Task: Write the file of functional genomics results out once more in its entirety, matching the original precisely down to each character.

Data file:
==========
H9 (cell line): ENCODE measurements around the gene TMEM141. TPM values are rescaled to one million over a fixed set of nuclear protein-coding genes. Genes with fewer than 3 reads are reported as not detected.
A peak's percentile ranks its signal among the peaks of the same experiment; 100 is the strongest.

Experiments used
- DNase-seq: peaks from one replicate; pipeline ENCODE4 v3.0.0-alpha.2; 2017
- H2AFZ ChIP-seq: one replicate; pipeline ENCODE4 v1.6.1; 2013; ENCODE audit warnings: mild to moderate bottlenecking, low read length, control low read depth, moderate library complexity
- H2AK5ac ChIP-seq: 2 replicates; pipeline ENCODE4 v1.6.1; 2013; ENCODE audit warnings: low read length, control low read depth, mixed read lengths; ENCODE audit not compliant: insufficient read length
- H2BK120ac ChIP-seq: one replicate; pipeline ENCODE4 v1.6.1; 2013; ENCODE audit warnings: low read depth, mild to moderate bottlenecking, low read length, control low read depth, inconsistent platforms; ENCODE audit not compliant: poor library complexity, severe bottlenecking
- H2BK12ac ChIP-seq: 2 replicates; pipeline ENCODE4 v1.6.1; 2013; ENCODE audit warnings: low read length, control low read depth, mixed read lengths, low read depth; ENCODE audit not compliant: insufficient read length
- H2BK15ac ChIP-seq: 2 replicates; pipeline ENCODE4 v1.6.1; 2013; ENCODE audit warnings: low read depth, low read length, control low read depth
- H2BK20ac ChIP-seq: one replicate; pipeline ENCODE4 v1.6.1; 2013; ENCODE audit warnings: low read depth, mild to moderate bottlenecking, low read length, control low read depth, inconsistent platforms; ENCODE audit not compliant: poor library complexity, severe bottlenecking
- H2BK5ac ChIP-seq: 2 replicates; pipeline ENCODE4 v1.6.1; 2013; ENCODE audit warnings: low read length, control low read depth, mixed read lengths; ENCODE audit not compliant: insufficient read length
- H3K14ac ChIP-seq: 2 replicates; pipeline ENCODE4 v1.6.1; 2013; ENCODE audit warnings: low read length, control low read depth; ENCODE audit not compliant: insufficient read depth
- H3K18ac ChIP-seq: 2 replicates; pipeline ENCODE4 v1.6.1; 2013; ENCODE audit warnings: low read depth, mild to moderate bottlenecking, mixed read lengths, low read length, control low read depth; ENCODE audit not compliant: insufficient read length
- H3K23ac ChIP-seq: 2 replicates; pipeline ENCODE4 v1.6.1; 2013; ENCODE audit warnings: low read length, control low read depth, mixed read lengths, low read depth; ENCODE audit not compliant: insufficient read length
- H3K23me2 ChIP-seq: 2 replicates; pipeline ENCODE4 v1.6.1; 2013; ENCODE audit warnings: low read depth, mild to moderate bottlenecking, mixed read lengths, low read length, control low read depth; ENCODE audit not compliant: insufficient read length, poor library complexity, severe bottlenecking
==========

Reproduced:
H9 (cell line): ENCODE measurements around the gene TMEM141. TPM values are rescaled to one million over a fixed set of nuclear protein-coding genes. Genes with fewer than 3 reads are reported as not detected.
A peak's percentile ranks its signal among the peaks of the same experiment; 100 is the strongest.

Experiments used
- DNase-seq: peaks from one replicate; pipeline ENCODE4 v3.0.0-alpha.2; 2017
- H2AFZ ChIP-seq: one replicate; pipeline ENCODE4 v1.6.1; 2013; ENCODE audit warnings: mild to moderate bottlenecking, low read length, control low read depth, moderate library complexity
- H2AK5ac ChIP-seq: 2 replicates; pipeline ENCODE4 v1.6.1; 2013; ENCODE audit warnings: low read length, control low read depth, mixed read lengths; ENCODE audit not compliant: insufficient read length
- H2BK120ac ChIP-seq: one replicate; pipeline ENCODE4 v1.6.1; 2013; ENCODE audit warnings: low read depth, mild to moderate bottlenecking, low read length, control low read depth, inconsistent platforms; ENCODE audit not compliant: poor library complexity, severe bottlenecking
- H2BK12ac ChIP-seq: 2 replicates; pipeline ENCODE4 v1.6.1; 2013; ENCODE audit warnings: low read length, control low read depth, mixed read lengths, low read depth; ENCODE audit not compliant: insufficient read length
- H2BK15ac ChIP-seq: 2 replicates; pipeline ENCODE4 v1.6.1; 2013; ENCODE audit warnings: low read depth, low read length, control low read depth
- H2BK20ac ChIP-seq: one replicate; pipeline ENCODE4 v1.6.1; 2013; ENCODE audit warnings: low read depth, mild to moderate bottlenecking, low read length, control low read depth, inconsistent platforms; ENCODE audit not compliant: poor library complexity, severe bottlenecking
- H2BK5ac ChIP-seq: 2 replicates; pipeline ENCODE4 v1.6.1; 2013; ENCODE audit warnings: low read length, control low read depth, mixed read lengths; ENCODE audit not compliant: insufficient read length
- H3K14ac ChIP-seq: 2 replicates; pipeline ENCODE4 v1.6.1; 2013; ENCODE audit warnings: low read length, control low read depth; ENCODE audit not compliant: insufficient read depth
- H3K18ac ChIP-seq: 2 replicates; pipeline ENCODE4 v1.6.1; 2013; ENCODE audit warnings: low read depth, mild to moderate bottlenecking, mixed read lengths, low read length, control low read depth; ENCODE audit not compliant: insufficient read length
- H3K23ac ChIP-seq: 2 replicates; pipeline ENCODE4 v1.6.1; 2013; ENCODE audit warnings: low read length, control low read depth, mixed read lengths, low read depth; ENCODE audit not compliant: insufficient read length
- H3K23me2 ChIP-seq: 2 replicates; pipeline ENCODE4 v1.6.1; 2013; ENCODE audit warnings: low read depth, mild to moderate bottlenecking, mixed read lengths, low read length, control low read depth; ENCODE audit not compliant: insufficient read length, poor library complexity, severe bottlenecking